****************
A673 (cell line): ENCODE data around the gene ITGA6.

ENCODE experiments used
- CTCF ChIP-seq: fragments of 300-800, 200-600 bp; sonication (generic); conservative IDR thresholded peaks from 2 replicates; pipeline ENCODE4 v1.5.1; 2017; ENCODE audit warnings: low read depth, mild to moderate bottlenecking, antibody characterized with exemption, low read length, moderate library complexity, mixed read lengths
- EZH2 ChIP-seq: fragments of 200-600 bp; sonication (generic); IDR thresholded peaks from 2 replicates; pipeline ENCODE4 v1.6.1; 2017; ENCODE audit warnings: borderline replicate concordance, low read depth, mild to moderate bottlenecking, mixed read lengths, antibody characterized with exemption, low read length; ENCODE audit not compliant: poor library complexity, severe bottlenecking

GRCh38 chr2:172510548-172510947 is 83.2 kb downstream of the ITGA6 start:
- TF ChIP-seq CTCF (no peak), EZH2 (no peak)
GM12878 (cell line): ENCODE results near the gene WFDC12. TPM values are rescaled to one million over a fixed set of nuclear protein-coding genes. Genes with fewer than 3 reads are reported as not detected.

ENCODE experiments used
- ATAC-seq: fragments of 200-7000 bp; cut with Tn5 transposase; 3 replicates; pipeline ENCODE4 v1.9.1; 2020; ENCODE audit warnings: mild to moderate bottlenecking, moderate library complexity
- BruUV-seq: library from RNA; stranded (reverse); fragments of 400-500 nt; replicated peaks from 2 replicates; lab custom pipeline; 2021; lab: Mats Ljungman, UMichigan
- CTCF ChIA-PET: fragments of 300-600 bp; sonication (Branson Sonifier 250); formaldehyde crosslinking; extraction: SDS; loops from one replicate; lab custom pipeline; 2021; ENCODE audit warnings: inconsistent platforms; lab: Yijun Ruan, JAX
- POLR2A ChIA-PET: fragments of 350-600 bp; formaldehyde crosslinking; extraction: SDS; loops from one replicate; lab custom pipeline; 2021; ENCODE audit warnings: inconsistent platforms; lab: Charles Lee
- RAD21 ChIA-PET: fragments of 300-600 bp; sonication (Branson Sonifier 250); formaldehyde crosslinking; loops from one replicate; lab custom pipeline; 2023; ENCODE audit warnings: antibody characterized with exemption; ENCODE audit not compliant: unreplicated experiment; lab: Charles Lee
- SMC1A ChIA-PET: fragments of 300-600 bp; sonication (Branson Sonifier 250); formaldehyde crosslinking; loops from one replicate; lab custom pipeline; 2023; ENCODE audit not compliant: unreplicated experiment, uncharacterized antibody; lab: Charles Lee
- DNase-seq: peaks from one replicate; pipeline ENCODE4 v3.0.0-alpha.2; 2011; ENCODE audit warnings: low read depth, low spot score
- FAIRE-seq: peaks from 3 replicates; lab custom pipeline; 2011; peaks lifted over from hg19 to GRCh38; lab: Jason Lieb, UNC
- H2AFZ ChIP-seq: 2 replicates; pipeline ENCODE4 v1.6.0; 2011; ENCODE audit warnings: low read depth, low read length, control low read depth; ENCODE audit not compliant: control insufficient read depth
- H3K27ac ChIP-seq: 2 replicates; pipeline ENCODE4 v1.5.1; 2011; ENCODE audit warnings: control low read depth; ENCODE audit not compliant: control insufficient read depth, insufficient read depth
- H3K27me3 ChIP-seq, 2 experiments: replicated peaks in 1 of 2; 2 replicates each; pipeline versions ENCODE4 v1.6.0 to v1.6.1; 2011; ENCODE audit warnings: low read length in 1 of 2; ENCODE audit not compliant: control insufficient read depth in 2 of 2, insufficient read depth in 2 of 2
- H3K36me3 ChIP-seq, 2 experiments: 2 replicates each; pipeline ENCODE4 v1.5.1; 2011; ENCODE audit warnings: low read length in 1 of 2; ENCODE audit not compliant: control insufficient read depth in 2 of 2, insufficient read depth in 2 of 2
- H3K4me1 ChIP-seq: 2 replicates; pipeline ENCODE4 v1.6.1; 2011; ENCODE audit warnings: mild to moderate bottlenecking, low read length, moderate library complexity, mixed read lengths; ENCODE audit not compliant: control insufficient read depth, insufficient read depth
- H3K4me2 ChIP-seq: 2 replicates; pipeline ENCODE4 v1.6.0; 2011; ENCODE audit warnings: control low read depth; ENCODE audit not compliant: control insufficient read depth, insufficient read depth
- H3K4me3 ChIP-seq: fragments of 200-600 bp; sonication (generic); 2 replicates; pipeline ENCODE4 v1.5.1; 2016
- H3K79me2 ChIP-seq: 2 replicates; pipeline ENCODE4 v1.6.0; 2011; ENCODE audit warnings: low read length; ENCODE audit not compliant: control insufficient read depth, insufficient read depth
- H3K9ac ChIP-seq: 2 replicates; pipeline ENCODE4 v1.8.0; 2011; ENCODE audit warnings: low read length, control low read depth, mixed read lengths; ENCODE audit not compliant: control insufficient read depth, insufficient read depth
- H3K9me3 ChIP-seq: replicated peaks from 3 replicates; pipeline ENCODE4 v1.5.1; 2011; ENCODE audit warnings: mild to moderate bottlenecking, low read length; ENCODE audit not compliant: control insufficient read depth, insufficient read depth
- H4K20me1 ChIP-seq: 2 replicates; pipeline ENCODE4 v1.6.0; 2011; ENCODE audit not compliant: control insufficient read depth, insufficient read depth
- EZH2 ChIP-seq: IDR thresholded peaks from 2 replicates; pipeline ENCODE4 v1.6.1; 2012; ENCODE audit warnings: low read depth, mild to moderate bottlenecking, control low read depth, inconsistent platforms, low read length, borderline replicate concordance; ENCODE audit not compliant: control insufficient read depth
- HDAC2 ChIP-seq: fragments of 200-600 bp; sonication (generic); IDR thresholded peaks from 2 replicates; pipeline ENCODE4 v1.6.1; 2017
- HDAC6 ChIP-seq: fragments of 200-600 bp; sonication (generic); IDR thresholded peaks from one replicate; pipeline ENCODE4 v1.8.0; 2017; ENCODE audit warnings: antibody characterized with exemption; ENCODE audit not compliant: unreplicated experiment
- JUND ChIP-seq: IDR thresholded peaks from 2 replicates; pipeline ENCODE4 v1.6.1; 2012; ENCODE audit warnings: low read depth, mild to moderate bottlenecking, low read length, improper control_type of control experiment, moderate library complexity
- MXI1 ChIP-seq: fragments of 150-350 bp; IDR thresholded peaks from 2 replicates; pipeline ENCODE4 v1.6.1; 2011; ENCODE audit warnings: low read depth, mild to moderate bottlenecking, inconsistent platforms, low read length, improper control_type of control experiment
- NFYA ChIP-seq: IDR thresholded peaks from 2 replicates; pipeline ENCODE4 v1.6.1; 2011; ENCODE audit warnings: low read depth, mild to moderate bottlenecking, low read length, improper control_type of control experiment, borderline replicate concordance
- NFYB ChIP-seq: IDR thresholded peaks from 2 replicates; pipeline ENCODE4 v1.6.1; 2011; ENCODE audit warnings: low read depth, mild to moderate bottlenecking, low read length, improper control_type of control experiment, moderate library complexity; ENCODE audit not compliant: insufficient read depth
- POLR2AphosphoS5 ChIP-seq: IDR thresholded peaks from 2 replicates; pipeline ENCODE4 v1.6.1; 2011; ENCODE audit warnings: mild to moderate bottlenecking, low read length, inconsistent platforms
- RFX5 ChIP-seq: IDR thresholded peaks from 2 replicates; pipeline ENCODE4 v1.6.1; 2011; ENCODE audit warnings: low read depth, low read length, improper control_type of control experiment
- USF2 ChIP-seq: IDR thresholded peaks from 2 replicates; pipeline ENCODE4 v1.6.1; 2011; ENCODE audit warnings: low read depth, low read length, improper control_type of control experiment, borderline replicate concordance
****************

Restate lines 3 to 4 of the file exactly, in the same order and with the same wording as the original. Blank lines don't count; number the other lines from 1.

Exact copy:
- CTCF ChIP-seq: fragments of 300-800, 200-600 bp; sonication (generic); conservative IDR thresholded peaks from 2 replicates; pipeline ENCODE4 v1.5.1; 2017; ENCODE audit warnings: low read depth, mild to moderate bottlenecking, antibody characterized with exemption, low read length, moderate library complexity, mixed read lengths
- EZH2 ChIP-seq: fragments of 200-600 bp; sonication (generic); IDR thresholded peaks from 2 replicates; pipeline ENCODE4 v1.6.1; 2017; ENCODE audit warnings: borderline replicate concordance, low read depth, mild to moderate bottlenecking, mixed read lengths, antibody characterized with exemption, low read length; ENCODE audit not compliant: poor library complexity, severe bottlenecking